I was out for a walk recently and took this photo. The winding road lit by the morning sun caught my eye. The road draws us along it, doesn’t it? We instantly, and largely unconsciously, follow its path through the vineyards, turning at the top of the hill to disappear over the top and behind some trees. Yet beyond that lies another hill, less distinct in this light, with a tower standing high on the right. What is that? What’s over there? Where does this road go?
It feels like there is a story here in the making. It feels like we are being encouraged to look into the future, to see what “lies beyond”. That’s such a great thing to do. Our brain thrives on novelty. The right hemisphere, in particular, is always on the lookout for the new, always paying its broad attention to the world around us, sensitive to changes, to new sensations, and seeking to connect us to them.
The other side of that metaphor however is “who laid that road?” Because if I want to go and explore over that hill and see what’s there, chances are I’ll automatically, without thinking about it, follow exactly that path. And there’s something else we all do every day. Follow the paths that others lay for us. We hear a lot these days about propaganda, about the slant on reality pushed by mass media owned by a handful of people, and rumours, lies and conspiracy stories spread through social media. Which all raises the question, “how am I to make my way through this life?” “Whose stories, whose paths, whose directions, am I going to allow to determine the paths I’ll take?”
Here’s another image. I took this one while walking to the Saturday market in a nearby town. This is the Charente river. It looks like this pretty much anywhere you encounter it as it flows through this region (which is also called “the Charente”). It flows with a kind of ease. It rarely looks turbulent. People in this area use it as a metaphor for a way of life. No, maybe more than that, people in this area are influenced by the physical appearance and behaviour of this river in a way which encourages them to live “the slow life”, or, as is often said around here “soyons zen” (“let’s be zen” – relaxed, chilled out, calm).
I think I prefer the metaphor of the river to that of the road. The road seems more fixed somehow. Heraclitus famously said it isn’t possible to step into the same river twice. That’s so clearly true because you can see the water flowing by and you know it’s not exactly the same river now as it was even a few minutes ago. That teaching applies to everything in life of course. Even if a tarmac road isn’t all that different from day to day, you’ll never repeat exactly the same experience of travelling that road.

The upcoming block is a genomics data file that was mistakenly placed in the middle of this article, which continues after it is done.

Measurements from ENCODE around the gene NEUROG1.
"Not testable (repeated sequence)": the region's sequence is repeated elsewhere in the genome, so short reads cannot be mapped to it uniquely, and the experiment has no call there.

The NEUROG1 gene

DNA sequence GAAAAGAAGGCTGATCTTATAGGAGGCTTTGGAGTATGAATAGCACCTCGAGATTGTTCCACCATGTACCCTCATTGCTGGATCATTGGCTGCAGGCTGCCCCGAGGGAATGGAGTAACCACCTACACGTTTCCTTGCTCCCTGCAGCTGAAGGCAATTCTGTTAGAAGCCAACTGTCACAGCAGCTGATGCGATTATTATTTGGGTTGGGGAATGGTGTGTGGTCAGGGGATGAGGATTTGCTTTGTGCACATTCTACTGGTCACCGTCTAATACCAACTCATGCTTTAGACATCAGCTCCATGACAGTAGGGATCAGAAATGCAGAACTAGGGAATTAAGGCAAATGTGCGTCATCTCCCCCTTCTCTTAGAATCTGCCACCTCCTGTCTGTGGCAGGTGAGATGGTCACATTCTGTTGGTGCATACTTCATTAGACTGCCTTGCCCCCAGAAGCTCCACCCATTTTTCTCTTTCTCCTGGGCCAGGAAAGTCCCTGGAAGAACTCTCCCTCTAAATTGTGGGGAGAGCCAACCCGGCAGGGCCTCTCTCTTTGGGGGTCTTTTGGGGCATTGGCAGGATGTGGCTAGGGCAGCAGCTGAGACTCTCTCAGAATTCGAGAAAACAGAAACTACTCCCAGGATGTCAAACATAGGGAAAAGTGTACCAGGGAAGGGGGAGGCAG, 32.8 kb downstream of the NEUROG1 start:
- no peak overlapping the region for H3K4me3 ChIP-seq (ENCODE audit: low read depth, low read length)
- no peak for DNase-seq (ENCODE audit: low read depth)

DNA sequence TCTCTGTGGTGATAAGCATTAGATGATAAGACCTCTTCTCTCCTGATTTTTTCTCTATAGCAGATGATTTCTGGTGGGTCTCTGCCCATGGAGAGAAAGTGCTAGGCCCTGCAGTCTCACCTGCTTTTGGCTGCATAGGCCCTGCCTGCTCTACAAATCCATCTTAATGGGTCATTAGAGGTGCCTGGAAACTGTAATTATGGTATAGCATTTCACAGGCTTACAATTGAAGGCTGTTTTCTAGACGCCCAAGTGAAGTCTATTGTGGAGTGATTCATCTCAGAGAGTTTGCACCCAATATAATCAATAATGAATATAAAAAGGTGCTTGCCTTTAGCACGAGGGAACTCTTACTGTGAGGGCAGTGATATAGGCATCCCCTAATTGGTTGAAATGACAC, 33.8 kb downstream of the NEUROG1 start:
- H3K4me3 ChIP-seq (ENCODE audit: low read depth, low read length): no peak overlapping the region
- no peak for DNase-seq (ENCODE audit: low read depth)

The river forks at this point where I took the photo. You can see some of it heading off to the left, whilst the rest heads to the right. Life is very like that too. We come to these natural branches, these forks in the road, and we have to choose which one to follow. I think its true that there isn’t necessarily a right choice and a wrong one, and if we at least choose consciously we can feel more “in the flow” in our own life.
Finally, look up into the sky of this photo of the river. There’s a third metaphor about travelling through a life. The contrails in the sky show us where the planes have been (approximately….these trails move and begin to disappear from the instant they are created), but they don’t show us where the plane is going (well, only very vaguely). This reminds me of how we make sense of life by looking back. We understand the present moment in the light of our life so far, the experiences we’ve had, the decisions we’ve taken.
As best I understand it we also make sense of the present moment by factoring in the possible futures we can imagine, so maybe all three of these metaphors have something to contribute – the road, the river, and the trails in the sky…..